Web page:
With the trout fishing season on rivers having now ended, it’s worth recalling how in days gone by this used to signal the end of most game fishing in the North East of England. Apart from one last month up on the reservoirs, for the most part fly fishing came to an abrupt end with the beginning of autumn. Then there came the advent of the winter stillwater trout fishery, but still there was little or nothing on offer for the traditional river fly fisherman. Now though, things have changed again, and there are plenty of opportunities for the game fisherman loath to forsake running water. The trout’s close relative, the grayling, provides a welcome bonus on many North East rivers, with the season for this graceful lady of the stream often coinciding with that for coarse fishing and running right through until March 14th.
Despite being a member of the salmon family, the grayling spawns in spring (like coarse fish) and, as well as that seasonal variation, this means they’re in prime angling condition come the autumn and winter. What’s more, the grayling can often be relied upon more than any other species to feed in even the coldest of water temperatures. This means that those hardiest of fishermen can still pursue them when there’s snow on the ground or in the middle of one of those hideous week-long spells of freezing fog that keep air temperatures below zero for days! Huge alterations in approach or tackle choice are not necessary, either – this being a most accommodating species to fish for! Most of the techniques that work for river trout in the spring and summer will remain effective for winter grayling fishing – with subtle variations – as will the coarse fisherman’s staple of float fished worm or maggot, where it’s allowed.
Besides the closest Yorkshire rivers (the Swale and Ure both contain them), in the North East the grayling is found in the Tees, Wear, Derwent, Blyth, Till and Tweed. But apart from their Yorkshire compatriots, none of these stocks are thought to be indigenous (in other words they were introduced by man at some stage) and in several instances there were even attempts to eradicate them. Now, though, their presence is welcomed and clubs and riparian owners on most of these rivers promote grayling fishing as sport for at least part of the winter.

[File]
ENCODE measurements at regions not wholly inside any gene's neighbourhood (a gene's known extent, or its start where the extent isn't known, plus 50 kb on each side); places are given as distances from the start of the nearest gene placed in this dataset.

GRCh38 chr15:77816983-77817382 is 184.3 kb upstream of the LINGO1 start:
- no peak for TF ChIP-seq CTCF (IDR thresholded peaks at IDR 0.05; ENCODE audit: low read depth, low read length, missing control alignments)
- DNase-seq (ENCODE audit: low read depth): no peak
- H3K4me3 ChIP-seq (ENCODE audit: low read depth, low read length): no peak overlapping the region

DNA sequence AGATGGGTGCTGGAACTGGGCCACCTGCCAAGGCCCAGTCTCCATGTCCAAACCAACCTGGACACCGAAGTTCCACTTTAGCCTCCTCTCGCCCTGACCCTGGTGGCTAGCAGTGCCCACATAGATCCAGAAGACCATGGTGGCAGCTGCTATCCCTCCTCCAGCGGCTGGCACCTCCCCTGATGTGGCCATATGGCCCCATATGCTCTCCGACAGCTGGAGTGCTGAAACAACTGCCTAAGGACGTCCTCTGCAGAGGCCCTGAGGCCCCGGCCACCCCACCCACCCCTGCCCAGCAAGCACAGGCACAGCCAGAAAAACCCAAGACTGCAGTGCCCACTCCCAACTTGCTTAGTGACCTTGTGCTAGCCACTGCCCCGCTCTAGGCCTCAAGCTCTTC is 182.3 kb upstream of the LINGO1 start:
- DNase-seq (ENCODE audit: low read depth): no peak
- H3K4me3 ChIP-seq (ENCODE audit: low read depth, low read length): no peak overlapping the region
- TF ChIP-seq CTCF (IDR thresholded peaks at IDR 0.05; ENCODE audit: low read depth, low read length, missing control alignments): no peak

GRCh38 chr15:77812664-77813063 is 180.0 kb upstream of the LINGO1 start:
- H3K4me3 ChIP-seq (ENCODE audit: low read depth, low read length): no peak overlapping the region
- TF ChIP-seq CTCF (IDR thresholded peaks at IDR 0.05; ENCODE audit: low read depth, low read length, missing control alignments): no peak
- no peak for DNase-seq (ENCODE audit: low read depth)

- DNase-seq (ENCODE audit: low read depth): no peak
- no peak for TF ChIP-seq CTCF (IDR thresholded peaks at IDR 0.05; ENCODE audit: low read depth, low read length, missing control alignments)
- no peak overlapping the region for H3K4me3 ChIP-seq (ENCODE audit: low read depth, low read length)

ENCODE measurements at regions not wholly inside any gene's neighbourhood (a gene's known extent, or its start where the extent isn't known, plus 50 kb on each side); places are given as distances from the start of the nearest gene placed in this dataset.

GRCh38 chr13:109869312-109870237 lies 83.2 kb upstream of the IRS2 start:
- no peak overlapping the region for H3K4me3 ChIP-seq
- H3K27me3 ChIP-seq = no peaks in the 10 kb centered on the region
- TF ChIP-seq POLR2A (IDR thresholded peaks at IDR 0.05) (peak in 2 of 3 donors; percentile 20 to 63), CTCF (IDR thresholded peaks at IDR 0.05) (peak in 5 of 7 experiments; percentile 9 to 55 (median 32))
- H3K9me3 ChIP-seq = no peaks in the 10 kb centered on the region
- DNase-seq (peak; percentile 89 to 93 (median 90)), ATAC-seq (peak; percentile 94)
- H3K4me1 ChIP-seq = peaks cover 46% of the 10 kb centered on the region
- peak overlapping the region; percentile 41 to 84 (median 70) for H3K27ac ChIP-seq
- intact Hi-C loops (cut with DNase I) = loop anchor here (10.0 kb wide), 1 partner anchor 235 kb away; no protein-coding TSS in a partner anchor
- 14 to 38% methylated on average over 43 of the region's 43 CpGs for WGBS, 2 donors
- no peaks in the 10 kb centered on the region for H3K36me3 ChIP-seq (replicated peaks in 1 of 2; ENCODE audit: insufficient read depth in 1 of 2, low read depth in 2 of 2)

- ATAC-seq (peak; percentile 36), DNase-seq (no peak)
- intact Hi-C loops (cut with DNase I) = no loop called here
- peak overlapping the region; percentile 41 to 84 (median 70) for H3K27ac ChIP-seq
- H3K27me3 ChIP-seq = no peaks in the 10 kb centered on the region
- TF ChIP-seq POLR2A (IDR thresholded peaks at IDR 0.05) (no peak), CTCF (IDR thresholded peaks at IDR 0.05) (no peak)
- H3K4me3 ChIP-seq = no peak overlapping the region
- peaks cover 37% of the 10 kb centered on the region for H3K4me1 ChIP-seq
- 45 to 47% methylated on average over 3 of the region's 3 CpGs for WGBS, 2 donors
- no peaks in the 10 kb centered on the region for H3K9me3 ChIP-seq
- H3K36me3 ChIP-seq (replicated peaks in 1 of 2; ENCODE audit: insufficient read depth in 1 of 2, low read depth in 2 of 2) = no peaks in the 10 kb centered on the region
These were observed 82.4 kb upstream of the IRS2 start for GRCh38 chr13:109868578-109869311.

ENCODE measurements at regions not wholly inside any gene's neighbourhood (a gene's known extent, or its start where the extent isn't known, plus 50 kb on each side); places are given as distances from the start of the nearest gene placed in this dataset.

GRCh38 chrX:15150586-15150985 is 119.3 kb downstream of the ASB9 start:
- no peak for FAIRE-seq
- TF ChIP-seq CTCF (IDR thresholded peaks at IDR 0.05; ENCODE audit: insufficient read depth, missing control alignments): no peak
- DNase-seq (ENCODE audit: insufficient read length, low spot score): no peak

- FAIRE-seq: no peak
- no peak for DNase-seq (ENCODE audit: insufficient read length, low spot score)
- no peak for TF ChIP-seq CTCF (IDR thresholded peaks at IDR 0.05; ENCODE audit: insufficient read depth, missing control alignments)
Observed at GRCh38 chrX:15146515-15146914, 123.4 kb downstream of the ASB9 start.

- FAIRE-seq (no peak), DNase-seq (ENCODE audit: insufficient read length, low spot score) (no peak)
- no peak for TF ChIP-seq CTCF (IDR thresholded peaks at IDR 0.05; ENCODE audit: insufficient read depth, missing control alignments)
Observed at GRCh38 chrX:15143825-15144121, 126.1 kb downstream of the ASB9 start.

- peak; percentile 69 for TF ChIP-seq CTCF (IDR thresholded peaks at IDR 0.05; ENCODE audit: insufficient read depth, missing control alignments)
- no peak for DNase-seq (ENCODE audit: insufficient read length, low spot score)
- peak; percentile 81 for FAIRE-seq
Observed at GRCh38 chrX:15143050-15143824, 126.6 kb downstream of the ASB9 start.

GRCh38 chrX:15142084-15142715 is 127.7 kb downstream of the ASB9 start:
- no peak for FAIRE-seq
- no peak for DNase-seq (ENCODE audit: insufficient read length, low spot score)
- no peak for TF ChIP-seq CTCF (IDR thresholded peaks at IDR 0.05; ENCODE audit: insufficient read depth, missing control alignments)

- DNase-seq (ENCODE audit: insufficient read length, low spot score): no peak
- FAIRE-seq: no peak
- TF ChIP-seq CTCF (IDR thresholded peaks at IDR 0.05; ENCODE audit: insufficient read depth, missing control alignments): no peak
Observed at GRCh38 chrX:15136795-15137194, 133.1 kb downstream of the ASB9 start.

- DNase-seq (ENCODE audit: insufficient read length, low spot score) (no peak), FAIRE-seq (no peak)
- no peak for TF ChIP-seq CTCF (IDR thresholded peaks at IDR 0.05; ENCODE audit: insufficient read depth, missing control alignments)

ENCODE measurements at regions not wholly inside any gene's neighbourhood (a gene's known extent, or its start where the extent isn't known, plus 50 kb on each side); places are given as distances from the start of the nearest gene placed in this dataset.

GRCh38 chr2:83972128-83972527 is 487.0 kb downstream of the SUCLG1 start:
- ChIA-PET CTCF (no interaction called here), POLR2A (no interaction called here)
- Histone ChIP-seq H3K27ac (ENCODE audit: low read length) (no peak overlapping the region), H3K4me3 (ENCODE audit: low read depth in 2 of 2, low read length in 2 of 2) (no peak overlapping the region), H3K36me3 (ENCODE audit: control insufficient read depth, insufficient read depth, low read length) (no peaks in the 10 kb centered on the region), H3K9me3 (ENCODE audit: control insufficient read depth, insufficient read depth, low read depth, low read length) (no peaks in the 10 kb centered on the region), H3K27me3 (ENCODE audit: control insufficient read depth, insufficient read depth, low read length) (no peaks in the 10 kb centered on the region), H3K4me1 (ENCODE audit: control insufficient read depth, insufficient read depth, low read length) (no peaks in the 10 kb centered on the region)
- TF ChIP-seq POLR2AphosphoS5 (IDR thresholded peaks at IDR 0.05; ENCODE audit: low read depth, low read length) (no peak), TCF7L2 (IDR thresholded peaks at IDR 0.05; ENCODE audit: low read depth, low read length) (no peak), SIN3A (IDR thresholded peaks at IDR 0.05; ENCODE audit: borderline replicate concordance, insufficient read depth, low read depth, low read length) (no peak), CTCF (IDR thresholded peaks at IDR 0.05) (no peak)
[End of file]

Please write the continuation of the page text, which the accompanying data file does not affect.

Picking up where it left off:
To begin with, then, we’ll investigate a delightful little river, the Derwent, whose thriving grayling population is the result of several deliberate introductions, the first having taken place way back in 1875 by the founding members of the Derwent Angling Association. According to Alan Farbridge, present day secretary of the association, the first grayling were brought from Yorkshire by train in milk churns, with a young lad being gainfully employed throughout the journey pouring water from churn to churn to keep the containers sufficiently oxygenated!
Almost 150 years on, and with numerous pollution issues having clouded the water throughout this passage of time, the Derwent’s grayling continue to be a thriving population. While trout still predominate on the river, the grayling’s presence is seen as a positive benefit, extending as it does the fly fishing season for all anglers that fish this enchanting stream.
The Derwent rises on moors to the west of Blanchland, and flows some 30 miles in an east-north-easterly direction en route to its confluence with the tidal river Tyne near the Metro Centre. Forming the border between Northumberland and Co. Durham for much of its course, it incorporates the giant commercial trout fishery Derwent Reservoir in its upper reaches, and is quintessentially a classic northern trout stream with twenty miles-plus of fly fishing available most of the way downstream from the dam.
The rights are owned exclusively by two angling clubs, the aforementioned Derwent Angling Association (http://www.derwentangling.co.uk/ known locally as the “upper club”) and the Axwell Park and Derwent Valley Angling Association (the “lower club”). The upper club, which controls water from the reservoir down to Lintzford, is slightly more restrictive: its grayling season ends on Jan 31st, with day tickets for the entire 15 mile stretch available until December 31st from Shotley Bridge Post Office and Fraser’s Angling Shop, Coatsworth Rd., Gateshead. Thereafter day tickets can be purchased to fish on club-owned land only until the end of January. The Axwell Park club, which controls water between Rowlands Gill and Swalwell, allows fishing right through until March 14th, with it too supplementing full membership with day tickets available for £7 (the whole stretch) or £5 (Rowlands Gill Park only) from https://www.apdvaa.co.uk/ , the Rowlands Gill Caravan Park Shop or at the Red Kite Store in Winlaton Mill.